Yes, that's another pop culture reference - this time from the best movie Mel Brooks ever made.
What I'm going to talk about today is the direct result of a conversation with some distant in-laws (shout out to y'uns). After finding out that they had doings in the paper comics/manga community, the inevitable question (that I had never anticipated) came about: How do you read fan scanlated manga, anyway?
So let's talk about sources and methods. I'll address manga first, then anime.
So you've heard about this great manga from somebody. It's not commercially available translated where you are, so your only option is to read it on your computer. What to do, and how to do it?
Well, you don't go to Wikipedia, which does a great job of telling you everything about the manga (or anime) including the entire plot and all the themes. It also doesn't say anything about any non-commercial scanlation/fansubbing efforts. If you're actually looking forward to reading/watching it and making your own decisions, stay away from Wikipedia!
Obtaining the Drug
First, you have to get hold of the manga. The best single place to find out who did what and where you might be able to find it is Mangaupdates.com. The releases page shows you what has come out today, and there's a handy search box in the upper right of every page that will accept titles, authors, and scanlation group names.
If your manga has been scanlated by somebody some time, it will show up as a search result. If you then click through on the title, you get a brief synopsis of the manga, usually with a picture of the cover of one volume. In the middle left column there's a show all scanlated volumes link that will take you to a list. This is good for mangas that have been out for a while and may have been partially scanlated by one group then dropped and picked up by another group(s). You can then click through to the group names to find out how to get their files. If you're really lucky, there will be a DL link at the far right of a line for a chapter or volume. Click there and it may well take you to the file you desire, or to a torrent file for it.
Manga scanlations are available via a wide variety of distribution methods. Some groups use direct downloads from sites like Mediafire or Rapidshare. Some groups prefer to use bittorrent as a primary distribution method. Many have bots serving content on their IRC channels. There are plenty of tutorials out there about how to IRC and how to bittorrent, so I'm not going to get into that here.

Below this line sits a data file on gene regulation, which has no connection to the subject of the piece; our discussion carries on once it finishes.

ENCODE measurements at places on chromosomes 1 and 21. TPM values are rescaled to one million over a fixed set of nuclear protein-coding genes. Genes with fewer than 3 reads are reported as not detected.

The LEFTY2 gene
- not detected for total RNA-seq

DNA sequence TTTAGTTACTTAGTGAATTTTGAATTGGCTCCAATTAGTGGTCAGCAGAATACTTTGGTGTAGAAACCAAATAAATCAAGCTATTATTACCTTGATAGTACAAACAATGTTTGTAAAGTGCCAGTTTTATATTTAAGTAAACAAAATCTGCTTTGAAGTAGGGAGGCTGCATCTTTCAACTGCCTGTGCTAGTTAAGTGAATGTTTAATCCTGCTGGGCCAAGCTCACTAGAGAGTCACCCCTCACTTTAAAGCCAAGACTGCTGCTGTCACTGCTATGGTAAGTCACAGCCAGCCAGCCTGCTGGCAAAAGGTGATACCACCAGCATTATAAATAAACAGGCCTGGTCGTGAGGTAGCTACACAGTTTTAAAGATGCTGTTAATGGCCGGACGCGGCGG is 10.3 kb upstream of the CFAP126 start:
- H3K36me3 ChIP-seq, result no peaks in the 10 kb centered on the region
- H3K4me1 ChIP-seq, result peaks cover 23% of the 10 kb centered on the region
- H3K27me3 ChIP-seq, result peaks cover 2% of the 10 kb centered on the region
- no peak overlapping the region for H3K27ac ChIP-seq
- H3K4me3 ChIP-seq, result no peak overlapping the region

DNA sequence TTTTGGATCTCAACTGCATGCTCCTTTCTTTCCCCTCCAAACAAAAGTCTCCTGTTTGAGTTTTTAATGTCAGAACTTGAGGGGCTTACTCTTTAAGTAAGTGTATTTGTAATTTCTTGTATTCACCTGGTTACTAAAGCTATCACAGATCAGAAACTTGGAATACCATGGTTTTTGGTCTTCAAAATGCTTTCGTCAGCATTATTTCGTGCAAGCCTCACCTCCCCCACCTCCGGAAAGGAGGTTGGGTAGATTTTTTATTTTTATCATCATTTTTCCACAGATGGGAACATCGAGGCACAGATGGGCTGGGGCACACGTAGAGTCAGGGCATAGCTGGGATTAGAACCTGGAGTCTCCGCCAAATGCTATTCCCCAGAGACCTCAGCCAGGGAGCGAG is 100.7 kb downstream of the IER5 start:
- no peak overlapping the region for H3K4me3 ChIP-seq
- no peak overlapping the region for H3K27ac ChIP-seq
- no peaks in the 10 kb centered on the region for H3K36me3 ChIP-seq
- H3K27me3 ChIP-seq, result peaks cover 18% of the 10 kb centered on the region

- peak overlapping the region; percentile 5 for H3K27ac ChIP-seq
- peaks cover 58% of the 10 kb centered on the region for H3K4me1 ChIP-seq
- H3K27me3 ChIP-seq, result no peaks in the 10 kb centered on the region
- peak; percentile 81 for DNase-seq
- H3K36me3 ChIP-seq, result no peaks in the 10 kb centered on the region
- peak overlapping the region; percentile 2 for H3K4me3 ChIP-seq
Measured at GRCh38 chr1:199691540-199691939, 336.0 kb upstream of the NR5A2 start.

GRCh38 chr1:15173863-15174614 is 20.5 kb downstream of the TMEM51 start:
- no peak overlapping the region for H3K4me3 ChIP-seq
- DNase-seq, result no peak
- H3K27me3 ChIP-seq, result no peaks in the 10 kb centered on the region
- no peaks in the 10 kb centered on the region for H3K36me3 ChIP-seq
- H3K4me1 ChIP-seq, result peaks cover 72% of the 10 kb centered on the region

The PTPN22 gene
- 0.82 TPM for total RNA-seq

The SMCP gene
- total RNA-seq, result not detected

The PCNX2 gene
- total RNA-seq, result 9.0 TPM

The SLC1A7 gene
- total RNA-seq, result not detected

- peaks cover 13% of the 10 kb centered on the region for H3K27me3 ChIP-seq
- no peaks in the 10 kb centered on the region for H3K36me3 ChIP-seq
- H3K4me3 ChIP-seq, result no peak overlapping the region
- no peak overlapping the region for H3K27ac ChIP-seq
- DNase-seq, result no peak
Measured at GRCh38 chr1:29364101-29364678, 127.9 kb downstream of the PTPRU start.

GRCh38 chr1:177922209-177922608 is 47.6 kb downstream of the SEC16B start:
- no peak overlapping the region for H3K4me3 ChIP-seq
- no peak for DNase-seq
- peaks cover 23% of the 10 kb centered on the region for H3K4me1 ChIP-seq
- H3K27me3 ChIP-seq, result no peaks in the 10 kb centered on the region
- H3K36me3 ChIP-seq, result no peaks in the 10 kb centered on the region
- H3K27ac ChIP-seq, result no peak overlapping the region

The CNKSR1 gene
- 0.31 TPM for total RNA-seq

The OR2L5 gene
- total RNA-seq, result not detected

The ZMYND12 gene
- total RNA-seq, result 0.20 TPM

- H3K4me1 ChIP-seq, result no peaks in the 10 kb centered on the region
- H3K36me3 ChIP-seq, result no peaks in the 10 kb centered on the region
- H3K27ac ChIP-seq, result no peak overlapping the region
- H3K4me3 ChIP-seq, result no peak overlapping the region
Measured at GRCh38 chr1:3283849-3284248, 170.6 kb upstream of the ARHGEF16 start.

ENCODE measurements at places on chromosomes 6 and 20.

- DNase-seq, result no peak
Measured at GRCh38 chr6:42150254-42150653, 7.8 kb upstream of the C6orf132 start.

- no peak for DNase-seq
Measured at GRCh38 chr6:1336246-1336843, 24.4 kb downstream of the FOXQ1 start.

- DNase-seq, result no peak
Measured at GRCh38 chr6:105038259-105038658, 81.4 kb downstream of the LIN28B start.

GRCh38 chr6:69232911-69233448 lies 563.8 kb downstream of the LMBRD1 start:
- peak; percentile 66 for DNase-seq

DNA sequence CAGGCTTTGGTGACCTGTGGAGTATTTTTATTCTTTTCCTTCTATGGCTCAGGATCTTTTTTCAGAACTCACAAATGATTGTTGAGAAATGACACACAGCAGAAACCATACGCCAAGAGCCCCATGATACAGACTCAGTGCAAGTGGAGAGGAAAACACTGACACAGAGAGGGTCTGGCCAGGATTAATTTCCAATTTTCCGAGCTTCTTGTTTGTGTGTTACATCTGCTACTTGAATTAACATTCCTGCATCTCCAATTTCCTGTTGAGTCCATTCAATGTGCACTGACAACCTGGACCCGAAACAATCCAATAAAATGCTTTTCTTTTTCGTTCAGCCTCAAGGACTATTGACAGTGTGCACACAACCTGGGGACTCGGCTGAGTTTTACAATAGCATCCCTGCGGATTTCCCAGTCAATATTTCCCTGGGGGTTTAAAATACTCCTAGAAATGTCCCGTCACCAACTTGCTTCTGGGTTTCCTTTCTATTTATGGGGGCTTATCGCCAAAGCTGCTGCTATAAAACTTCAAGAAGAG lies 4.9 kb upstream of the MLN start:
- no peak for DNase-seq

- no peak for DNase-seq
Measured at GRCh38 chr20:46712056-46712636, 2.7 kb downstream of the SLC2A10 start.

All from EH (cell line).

So let's suppose that the group doesn't have the chapters you want up on IRC anymore, or that they have disbanded and taken their IRC bots with them. Fear not - the internet is a big place, and there is almost certainly somebody somewhere distributing the files you want.
First, stop by a bittorrent search engine like Mininova or BTjunkie and put in your title. You might find that the manga you want also had an anime done of it, so you'll have to browse through some files. Manga are, as you might guess, vastly smaller files than a TV episode, so look for small file sizes and .zip or .rar filetypes.
No luck with torrents? Fret not - there's always #lurk. Stop by gotlurk.net and put your title in. They don't have everything, but you can rest assured that if they don't have it, it's definitely obscure.
Another nice thing about #lurk is that they have an entire server loaded with raws (untranslated manga). So if you want to know what the original looked like, or you want to check a translation, it's a good place to stop by for that as well.
But how, he asked rhetorically, is one who can neither get on IRC nor download torrents supposed to get a manga fix? Answer: Direct Download (DDL) websites. Mangadownload.net, Mangatraders.com, StopTazmo.com and anime-eden.com all have large lists of downloadble manga. All require that you open a free account to be able to download, which generally also gets you a forum ID on the discussion forums, where lots of manga and anime talk happens. There are a lot of these DDL websites out there, and there's only one universal rule: scanlators work for free. We do it because we enjoy manga, and we want to share it with you. If anybody ever wants you to pay for a fan scanlation, get it somewhere else.